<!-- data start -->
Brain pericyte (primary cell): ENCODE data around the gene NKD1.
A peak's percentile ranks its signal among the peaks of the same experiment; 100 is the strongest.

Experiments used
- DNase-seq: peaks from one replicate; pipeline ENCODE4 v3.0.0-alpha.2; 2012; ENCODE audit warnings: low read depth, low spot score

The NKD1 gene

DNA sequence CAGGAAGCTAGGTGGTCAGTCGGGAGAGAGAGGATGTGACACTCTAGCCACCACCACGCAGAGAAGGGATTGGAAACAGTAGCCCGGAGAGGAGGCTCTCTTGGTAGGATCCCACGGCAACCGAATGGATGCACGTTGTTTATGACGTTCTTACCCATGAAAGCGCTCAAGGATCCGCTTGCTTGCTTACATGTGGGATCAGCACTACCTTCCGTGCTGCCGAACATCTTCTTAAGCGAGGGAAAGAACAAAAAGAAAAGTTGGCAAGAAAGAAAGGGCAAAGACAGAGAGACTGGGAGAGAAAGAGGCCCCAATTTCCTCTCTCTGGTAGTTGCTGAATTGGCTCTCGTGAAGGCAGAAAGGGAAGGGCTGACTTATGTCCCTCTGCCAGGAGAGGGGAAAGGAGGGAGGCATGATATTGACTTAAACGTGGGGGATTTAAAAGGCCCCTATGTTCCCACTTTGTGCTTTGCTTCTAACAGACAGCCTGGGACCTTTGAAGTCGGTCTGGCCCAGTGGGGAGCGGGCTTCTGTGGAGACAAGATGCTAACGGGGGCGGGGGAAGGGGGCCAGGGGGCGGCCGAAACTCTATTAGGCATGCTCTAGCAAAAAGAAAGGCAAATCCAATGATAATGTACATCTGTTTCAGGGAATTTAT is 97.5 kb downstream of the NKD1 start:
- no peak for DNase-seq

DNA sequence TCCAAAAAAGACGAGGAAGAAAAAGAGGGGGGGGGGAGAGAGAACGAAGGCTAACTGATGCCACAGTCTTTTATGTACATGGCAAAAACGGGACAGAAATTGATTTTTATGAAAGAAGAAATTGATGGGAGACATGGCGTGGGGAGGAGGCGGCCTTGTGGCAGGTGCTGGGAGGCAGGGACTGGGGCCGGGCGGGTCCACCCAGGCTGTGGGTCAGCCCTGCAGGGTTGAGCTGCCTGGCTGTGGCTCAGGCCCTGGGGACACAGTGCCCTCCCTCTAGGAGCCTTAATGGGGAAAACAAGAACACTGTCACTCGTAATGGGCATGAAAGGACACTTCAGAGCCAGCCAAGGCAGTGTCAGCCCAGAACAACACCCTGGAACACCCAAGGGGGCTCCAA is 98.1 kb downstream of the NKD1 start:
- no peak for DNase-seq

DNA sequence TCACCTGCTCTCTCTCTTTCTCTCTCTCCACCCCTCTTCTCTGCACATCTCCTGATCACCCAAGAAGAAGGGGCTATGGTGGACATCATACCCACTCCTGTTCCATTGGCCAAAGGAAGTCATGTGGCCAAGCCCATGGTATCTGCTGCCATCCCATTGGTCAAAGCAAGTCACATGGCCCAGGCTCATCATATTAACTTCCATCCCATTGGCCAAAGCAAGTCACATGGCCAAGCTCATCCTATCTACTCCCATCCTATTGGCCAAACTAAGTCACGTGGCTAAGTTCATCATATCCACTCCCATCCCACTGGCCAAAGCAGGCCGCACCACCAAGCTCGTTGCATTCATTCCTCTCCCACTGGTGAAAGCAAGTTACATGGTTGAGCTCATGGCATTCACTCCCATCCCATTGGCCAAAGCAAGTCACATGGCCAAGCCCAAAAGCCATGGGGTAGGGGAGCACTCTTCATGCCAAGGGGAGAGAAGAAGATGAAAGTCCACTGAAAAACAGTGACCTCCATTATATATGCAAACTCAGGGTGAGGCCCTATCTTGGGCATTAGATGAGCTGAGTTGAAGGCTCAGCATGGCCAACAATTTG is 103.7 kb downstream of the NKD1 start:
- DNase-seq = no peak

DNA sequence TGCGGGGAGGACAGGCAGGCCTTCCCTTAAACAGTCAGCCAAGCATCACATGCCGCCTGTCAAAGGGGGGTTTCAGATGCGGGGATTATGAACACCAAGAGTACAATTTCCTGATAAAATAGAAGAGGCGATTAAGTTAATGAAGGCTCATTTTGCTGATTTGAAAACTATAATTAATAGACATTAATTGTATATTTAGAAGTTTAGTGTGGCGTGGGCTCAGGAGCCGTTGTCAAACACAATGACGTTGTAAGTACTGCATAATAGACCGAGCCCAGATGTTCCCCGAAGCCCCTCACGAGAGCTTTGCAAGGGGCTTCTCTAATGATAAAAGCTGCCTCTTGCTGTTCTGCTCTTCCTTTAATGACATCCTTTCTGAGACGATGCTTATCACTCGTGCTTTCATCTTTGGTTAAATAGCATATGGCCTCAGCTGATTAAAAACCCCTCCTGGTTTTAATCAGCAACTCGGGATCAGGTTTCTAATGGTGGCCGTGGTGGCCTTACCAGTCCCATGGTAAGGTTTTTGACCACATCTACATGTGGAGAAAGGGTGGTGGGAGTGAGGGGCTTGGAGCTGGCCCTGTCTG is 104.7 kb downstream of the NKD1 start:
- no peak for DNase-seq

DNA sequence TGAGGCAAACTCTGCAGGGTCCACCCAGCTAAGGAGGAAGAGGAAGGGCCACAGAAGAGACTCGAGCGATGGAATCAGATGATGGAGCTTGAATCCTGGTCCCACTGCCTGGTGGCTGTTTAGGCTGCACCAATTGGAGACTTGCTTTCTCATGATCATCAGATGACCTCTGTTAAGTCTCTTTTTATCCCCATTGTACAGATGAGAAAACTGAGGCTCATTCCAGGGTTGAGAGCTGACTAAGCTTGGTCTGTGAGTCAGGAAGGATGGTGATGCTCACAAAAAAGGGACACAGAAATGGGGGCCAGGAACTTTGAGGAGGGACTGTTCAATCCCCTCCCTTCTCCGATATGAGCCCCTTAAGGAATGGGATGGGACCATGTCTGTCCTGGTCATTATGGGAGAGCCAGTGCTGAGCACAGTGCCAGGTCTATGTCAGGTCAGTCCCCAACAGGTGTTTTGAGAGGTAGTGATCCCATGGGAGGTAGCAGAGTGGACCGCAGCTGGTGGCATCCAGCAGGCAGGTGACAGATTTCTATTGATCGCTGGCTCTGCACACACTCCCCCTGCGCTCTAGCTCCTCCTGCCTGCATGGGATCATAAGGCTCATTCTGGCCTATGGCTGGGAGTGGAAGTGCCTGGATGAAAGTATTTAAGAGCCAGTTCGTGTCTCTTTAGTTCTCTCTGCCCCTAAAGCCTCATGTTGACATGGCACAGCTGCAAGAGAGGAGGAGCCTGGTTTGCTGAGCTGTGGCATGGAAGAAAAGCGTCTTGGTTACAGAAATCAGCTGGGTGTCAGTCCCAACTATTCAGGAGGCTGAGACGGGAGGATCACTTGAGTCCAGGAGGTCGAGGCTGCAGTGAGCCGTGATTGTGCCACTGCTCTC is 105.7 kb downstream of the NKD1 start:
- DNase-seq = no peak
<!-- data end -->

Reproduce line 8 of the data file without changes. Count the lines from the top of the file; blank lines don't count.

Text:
DNA sequence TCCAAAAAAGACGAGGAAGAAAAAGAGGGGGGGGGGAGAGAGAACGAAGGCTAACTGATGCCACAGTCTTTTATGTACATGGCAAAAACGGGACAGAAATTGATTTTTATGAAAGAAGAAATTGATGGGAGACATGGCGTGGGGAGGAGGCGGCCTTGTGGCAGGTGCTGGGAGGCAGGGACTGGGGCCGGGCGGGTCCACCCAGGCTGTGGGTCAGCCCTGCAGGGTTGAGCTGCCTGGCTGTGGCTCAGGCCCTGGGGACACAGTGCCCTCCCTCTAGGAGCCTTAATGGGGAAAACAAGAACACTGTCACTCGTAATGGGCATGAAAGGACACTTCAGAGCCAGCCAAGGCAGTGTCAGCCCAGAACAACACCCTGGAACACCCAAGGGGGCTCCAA is 98.1 kb downstream of the NKD1 start: